king of Pontus
c.190-c.155 BC
Nyssa
of Seleucids
Ariarathes V
king of Cappadocia
Nyssa
of Mithridatids
Mithridates V Euergetes
king of Cappadocia
c.150-120 BC
Laodice VI
Ariarathes VI
king of Cappadocia
Laodice of Cappadocia1.LaodiceMithridates VI of Pontus the Great
king of Pontus
.120-63 BC
2.Monime
3.Berenice of Chios
4.Stratonice of Pontus
6.Hypsicratea
Mithridates Chrestus
(1) Mithridates
ruler of Colchis
(1) Arcathias
general
(1) Machares
king of Cimmerian Bospsrus
(1) Pharnaces II
king of Pontus
63-47 BC
(1) Cleopatra
Tigranes II of Armenia
(1) Drypetina(2) Athenais Philostorgos II
Ariobarzanes II of Cappadocia
(4) Xiphares
prince
(5) Mithrithates I
king of Cimmerian Bosporus
(illeg.) Adobogiona the Younger
∞ Castor of Galatia
(illeg.) Ariarathes IX
king of Cappadocia
(illeg.) Orsabaris
∞ 1.Socrates Chrestus
2.Lycomedes of Comana
(illeg.) daughter
Archelaus
general
Darius
king of Pontus
Arsaces
prince
Gepaepyris1.Asander Philicaesar Philoromaios
king of Cimmerian Bosporus
47-17 AD
Dynamis
queen of C. Bosporus 16-8 BC
Scribonius
king of C. Bosporus
17-16 BC
3.Polemon I Pythodoros
king of Pontus
16-8 BC
Pythodoris
queen of Pontus
8 BC-38 AD
Archelaus
king of Cappadocia
T. J. Mithridates
king of Cimmerian Bosporus
38 AD-45
T. J. Cotys I
king of Cimmerian Bosporus
45 AD-63
T. J. Aspurgus
king of Cimmerian Bospsorus
8 BC-38 AD
Polemon II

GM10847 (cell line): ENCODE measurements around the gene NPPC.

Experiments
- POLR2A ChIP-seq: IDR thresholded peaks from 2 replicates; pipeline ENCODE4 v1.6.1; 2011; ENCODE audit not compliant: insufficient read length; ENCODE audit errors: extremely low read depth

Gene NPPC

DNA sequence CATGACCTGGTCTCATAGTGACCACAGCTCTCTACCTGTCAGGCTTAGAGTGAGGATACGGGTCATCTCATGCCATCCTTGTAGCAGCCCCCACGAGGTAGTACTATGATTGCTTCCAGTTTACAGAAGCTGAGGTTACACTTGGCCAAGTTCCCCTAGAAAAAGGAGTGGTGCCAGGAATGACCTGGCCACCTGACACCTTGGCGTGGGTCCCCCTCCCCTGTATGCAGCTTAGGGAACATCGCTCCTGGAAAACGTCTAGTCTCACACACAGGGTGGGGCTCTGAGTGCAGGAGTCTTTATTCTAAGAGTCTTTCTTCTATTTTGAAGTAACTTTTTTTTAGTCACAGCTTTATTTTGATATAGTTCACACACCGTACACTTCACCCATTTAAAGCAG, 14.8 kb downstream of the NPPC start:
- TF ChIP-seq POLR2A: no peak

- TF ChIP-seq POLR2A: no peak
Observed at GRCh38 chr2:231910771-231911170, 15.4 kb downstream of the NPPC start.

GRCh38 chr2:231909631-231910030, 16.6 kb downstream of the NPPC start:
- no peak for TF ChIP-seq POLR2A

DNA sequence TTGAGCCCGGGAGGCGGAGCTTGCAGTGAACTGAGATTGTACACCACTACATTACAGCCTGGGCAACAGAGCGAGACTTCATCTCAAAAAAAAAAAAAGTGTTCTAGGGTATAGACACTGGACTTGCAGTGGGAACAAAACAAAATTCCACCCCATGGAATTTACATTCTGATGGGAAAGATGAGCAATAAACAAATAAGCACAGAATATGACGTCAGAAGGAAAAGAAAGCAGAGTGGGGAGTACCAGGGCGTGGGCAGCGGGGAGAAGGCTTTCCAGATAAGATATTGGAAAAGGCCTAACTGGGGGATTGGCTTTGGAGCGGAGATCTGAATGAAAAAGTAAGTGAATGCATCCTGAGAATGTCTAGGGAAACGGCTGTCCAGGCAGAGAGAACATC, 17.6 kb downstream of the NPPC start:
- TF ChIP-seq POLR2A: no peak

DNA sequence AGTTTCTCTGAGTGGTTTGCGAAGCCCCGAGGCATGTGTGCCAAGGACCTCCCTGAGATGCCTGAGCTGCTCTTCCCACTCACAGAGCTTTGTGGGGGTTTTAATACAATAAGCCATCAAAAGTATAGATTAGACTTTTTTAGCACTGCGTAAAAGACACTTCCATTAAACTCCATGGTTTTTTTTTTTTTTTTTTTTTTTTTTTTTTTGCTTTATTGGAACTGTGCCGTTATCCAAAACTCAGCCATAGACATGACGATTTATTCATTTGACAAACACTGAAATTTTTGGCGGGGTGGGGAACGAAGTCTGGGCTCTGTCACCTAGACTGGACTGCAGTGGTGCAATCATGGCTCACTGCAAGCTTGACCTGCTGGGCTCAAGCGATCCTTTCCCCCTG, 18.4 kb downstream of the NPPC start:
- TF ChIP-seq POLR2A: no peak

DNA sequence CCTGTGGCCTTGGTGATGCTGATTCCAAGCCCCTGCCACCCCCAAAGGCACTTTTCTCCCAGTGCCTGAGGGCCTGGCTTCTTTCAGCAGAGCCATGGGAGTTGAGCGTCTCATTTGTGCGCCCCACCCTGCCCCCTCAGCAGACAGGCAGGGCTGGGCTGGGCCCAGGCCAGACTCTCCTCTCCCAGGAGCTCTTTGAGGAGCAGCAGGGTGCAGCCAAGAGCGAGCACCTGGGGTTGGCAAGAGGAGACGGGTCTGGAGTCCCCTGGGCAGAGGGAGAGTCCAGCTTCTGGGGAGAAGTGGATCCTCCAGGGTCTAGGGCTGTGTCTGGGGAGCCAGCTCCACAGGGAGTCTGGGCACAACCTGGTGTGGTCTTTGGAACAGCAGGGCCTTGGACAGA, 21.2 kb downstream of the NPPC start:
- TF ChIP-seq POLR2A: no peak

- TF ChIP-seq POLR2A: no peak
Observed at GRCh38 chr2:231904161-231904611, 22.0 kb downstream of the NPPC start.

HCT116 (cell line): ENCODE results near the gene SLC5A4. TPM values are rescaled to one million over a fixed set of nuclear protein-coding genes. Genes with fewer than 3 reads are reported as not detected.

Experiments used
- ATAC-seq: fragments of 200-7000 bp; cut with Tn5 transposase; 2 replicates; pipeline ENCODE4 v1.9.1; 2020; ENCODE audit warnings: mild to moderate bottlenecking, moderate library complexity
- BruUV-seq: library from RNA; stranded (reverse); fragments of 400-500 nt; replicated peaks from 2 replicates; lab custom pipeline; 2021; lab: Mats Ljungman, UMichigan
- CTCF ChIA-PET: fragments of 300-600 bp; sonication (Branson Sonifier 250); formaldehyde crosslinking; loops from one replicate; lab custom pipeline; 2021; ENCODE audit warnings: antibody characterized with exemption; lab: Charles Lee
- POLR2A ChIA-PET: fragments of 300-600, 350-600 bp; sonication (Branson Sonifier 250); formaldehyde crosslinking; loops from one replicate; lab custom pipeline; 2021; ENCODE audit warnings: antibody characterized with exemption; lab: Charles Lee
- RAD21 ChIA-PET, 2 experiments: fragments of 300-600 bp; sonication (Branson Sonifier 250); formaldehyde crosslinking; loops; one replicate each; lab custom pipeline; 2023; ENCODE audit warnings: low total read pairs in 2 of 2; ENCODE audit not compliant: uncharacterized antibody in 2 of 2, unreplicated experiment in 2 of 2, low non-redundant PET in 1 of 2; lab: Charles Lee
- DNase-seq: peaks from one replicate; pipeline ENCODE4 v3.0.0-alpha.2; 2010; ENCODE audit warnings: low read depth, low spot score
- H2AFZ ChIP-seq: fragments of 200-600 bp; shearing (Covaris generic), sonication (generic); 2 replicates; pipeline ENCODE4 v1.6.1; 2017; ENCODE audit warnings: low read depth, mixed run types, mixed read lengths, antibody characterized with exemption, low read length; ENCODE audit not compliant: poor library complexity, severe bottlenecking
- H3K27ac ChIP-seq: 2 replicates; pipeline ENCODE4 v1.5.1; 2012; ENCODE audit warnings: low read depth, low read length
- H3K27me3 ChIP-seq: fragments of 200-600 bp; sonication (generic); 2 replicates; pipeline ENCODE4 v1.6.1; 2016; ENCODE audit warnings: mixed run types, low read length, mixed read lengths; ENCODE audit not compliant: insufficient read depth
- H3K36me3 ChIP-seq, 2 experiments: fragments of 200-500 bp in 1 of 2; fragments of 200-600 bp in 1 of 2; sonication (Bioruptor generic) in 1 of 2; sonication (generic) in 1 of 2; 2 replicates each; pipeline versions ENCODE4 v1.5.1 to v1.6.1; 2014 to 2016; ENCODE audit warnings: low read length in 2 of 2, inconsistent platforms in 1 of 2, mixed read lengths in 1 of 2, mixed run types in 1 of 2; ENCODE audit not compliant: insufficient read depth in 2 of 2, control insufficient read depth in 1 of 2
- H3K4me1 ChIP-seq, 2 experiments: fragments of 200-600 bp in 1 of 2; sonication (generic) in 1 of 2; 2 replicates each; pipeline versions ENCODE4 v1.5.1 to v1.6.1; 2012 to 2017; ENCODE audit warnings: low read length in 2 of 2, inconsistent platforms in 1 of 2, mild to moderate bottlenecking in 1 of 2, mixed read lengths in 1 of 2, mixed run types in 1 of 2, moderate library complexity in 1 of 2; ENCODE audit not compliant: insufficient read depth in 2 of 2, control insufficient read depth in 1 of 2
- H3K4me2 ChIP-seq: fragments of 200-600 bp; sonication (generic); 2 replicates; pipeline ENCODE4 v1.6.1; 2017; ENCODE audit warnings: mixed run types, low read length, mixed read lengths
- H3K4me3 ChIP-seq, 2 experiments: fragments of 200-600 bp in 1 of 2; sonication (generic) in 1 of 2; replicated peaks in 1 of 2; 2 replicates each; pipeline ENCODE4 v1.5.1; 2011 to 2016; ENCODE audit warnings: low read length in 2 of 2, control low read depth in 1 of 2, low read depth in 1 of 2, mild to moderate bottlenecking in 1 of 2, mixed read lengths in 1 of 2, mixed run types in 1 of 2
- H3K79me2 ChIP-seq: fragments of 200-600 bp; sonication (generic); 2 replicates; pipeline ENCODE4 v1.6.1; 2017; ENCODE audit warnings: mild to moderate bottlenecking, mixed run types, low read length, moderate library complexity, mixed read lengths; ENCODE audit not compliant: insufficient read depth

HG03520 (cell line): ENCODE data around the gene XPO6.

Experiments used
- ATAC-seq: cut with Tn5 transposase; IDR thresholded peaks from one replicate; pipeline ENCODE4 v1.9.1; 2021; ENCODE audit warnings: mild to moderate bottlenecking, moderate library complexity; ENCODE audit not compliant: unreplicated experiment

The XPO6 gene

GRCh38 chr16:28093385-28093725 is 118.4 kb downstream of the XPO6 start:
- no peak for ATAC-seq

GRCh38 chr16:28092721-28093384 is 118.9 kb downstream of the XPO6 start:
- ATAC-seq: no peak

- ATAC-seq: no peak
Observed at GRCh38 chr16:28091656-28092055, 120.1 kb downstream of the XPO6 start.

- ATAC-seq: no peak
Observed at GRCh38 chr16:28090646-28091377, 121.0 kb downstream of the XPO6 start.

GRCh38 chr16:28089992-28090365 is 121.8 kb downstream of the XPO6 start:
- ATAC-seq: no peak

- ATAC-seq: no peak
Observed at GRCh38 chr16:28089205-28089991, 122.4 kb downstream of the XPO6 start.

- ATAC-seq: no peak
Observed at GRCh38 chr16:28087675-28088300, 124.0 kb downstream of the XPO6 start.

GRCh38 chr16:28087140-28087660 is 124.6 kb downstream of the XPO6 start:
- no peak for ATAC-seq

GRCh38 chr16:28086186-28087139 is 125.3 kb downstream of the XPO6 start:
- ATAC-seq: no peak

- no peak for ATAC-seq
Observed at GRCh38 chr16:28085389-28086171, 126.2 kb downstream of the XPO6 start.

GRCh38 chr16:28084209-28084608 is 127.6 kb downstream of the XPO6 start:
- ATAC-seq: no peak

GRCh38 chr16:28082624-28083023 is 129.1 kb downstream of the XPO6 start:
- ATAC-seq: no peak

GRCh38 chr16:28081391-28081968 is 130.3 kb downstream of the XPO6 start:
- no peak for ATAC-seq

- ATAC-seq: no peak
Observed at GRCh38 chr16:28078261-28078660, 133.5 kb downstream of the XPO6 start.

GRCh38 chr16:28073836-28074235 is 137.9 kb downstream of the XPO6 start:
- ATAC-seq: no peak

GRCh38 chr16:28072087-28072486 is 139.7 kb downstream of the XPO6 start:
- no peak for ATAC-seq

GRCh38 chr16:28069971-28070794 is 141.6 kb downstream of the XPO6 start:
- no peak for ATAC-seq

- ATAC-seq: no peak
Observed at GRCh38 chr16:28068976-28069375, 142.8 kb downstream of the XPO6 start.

king of Pontus
38 AD-74

Sources


  • Dueck, Daniela (2002). Strabo of Amasia: A Greek Man of Letters in Augustan Rome. Routledge. ISBN 978-1134605613. The independent Pontic dynasty originated in the highest circles of the ruling Persian nobility in Cius.

References


  1. The Foreign Policy of Mithridates VI Eupator, King of Pontus, by B. C. McGing, page 11
  2. Children of Achilles: The Greeks in Asia Minor Since the Days of Troy, by John Freely, page 69-70
  3. Strabo of Amasia: A Greek Man of Letters in Augustan Rome, by Daniela Dueck, page 3
  4. McGing, Brian (2004). "PONTUS". Encyclopaedia Iranica.
  5. Dueck 2002, p. 3. sfn error: multiple targets (2×): CITEREFDueck2002 (help)
  6. McGing, B.C. (1986). The Foreign Policy of Mithridates VI Eupator, King of Pontus. BRILL. p. 15. ISBN 978-9004075917. In 302 Mithridates II fell under suspicion of conspiring with Cassander against Antigonus and was killed near Cius. His son Mithridates III of Cius inherited the dynasty but was warned by his friend Demetrius that he too was in danger from Antigonus and fled to Paphlagonia. Here he ruled for thirty-six years (302–266) at some stage proclaiming himself Mithridates Ctistes, founder of the kingdom of Pontus and the line of Pontic kings.
  7. Dueck, Daniela (2002). Strabo of Amasia: A Greek Man of Letters in Augustan Rome. Routledge. p. 3. ISBN 978-1134605613. Mithridates III of Cius fled to Paphlagonia after his father was killed by Antigonus and after he defeated certain Seleucid forces. In 281 BCE he became the first king of the Pontic dynasty and thus acquired the name "Ktistes", founder.
  8. Hewsen, Robert H. (2009). "Armenians on the Black Sea: The Province of Trebizond". In Richard G. Hovannisian (ed.). Armenian Pontus: The Trebizond-Black Sea Communities. Costa Mesa, CA: Mazda Publishers, Inc. pp. 41, 37–66. ISBN 978-1-56859-155-1.
  9. Overy, Richard (2014-10-01). A History of War in 100 Battles. Oxford University Press. p. 89. ISBN 9780199390724.